New York Democrat Rep. Charles B. Rangel, who is the subject of two House ethics investigations of his personal finances, failed to report at least $500,000 in assets on his 2007 Congressional disclosure form, according to an amended report he filed this month.
The New York Times reported that among the dozen newly disclosed holdings revealed in the amended forms are a checking account at a federal credit union with a balance between $250,0000 and $500,000; three vacant lots in Glassboro, N.J., valued at a total of $1,000 to $15,000; and stock in PepsiCo worth between $15,000 and $50,000.
The new forms report that Rangel’s total net worth is between $1,028,024 and $2,495,000 — about twice the amount listed in the original disclosure statement, filed in May 2008, which declared assets totaling between $516,015 and $1,316,000.
A spokesman for the congressman issued a statement saying the amended disclosure forms were Rangel’s attempt to rectify recently discovered omissions in his financial reporting.
“Congressman Rangel is confident that his records have been subjected to an exhaustive and complete review, and that the amendments accurately reflect his financial interests,” said the aide, Elbert Garcia.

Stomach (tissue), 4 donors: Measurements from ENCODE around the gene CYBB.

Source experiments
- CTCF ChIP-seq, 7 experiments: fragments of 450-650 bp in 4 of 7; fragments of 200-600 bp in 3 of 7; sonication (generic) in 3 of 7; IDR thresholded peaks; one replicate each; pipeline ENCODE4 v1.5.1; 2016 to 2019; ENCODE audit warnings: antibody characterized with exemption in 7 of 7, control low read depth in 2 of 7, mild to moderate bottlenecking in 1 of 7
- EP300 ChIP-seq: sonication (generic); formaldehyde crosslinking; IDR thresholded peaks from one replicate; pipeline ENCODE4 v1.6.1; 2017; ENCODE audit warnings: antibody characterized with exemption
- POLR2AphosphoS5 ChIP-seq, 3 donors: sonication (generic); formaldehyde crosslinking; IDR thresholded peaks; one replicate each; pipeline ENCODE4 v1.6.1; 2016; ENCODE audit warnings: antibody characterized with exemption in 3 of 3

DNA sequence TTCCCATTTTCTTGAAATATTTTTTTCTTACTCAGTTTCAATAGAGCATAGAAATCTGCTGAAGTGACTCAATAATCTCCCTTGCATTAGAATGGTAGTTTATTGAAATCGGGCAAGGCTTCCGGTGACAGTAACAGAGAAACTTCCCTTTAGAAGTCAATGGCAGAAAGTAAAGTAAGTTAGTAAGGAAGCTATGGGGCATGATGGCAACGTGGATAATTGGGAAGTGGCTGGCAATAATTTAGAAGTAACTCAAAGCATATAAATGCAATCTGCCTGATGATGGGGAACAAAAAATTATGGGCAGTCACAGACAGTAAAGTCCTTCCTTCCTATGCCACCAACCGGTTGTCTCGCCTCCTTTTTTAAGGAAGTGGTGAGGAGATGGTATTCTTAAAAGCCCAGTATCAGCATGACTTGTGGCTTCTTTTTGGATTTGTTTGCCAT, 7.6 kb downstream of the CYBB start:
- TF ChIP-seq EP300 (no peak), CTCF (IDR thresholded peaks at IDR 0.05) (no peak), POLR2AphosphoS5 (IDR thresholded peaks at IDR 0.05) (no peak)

House GOP leaders weren’t nearly so confident. This is only the latest in a series of questionable financial practices by Rangel, they pointed out. Previously, Rangel failed to declare $75,000 in rental income on a villa in the Dominican Republic or pay $10,000 in taxes on it, as unintentional bookkeeping errors. Republicans wonder aloud how he can continue on as chairman of the House Committee on Ways and Means, which oversees the tax code.
“This, again, raises serious questions about whether he should continue as chairman, given the multiple ethics investigations,” said Michael Steel, a spokesman for Representative John Boehner, a Republican from Ohio and the House minority leader.
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